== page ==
Scientists from Kaiser Permanente found that the severity of depressive symptoms over time may help predict stroke risk.
The research was published in Stroke and was conducted by Yenee Soh et al.
People who consistently have higher depressive symptoms may be at higher risk for a stroke, according to new research.
But stroke risk did not increase in those with decreasing severity of symptoms over time, even if they had high depressive symptoms early on.
Past studies show a possible link between depression and the risk of stroke, which occurs when a blood vessel supplying the brain is either blocked by a clot or ruptures.
Stroke is a leading cause of long-term disability and death worldwide, and it’s the No. 5 cause of death in the United States.
However, past research primarily measured depressive symptoms at a single point in time.
In the study, the team tried to paint a broader picture by measuring symptoms repeatedly over an eight-year period.
They analyzed data for 12,520 U.S. adults age 50 and older without a history of stroke in the Health and Retirement Study,
They assessed depressive symptoms that were available biennially from 1998 to 2004, for a total of four assessments.
The team found that across 10 years of follow-up, people with a pattern of consistently high depressive symptoms – defined as three or more – had an 18% higher risk of stroke compared to those who consistently had low symptoms.
Fluctuating symptoms elevated stroke risk by 21%, and increasing symptoms heightened risk by 31%.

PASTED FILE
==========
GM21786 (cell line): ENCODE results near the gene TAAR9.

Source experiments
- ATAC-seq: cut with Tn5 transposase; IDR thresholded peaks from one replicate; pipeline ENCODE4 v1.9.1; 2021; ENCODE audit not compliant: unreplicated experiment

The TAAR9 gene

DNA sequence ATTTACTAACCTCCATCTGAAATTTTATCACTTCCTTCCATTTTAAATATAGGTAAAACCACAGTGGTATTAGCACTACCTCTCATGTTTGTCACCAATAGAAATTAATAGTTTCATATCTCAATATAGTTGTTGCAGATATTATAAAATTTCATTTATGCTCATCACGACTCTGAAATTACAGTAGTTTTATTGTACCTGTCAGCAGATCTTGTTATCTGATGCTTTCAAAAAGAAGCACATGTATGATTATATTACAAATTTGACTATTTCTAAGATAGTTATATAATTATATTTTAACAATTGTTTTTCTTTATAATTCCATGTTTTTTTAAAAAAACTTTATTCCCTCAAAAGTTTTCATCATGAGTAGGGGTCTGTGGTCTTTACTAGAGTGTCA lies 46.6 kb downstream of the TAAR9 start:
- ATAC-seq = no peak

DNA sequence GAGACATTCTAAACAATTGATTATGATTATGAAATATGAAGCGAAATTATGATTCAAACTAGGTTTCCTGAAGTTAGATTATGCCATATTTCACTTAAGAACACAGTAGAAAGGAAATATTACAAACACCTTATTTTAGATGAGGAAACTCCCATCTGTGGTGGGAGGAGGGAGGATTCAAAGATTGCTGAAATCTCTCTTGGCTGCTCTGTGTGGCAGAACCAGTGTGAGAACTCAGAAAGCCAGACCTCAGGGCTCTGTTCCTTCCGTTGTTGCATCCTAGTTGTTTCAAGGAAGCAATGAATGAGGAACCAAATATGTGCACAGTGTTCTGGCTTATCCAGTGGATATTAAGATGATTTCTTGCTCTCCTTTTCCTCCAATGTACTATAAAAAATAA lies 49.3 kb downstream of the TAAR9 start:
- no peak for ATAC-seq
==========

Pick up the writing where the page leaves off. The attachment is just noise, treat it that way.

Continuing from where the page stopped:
The team also found that people whose symptoms started out high but then decreased had about the same stroke risk as those with consistently low symptoms.
This suggests that improving depressive symptoms might help with stroke prevention. It might be important for physicians to assess symptoms repeatedly across multiple visits.
The findings may help bring attention to mental health and depression in the broader public.
Further research is warranted on whether treatment for depression may improve stroke risk differently from natural remission,
If you care about depression, please read studies about depression drug that can save COVID-19 patients, and taking this depression drug too much can temporarily shut down the brain.
For more information about mental health, please see recent studies about mental health drug that may harm your brain health, and results showing depression and sleep loss should be treated individually.
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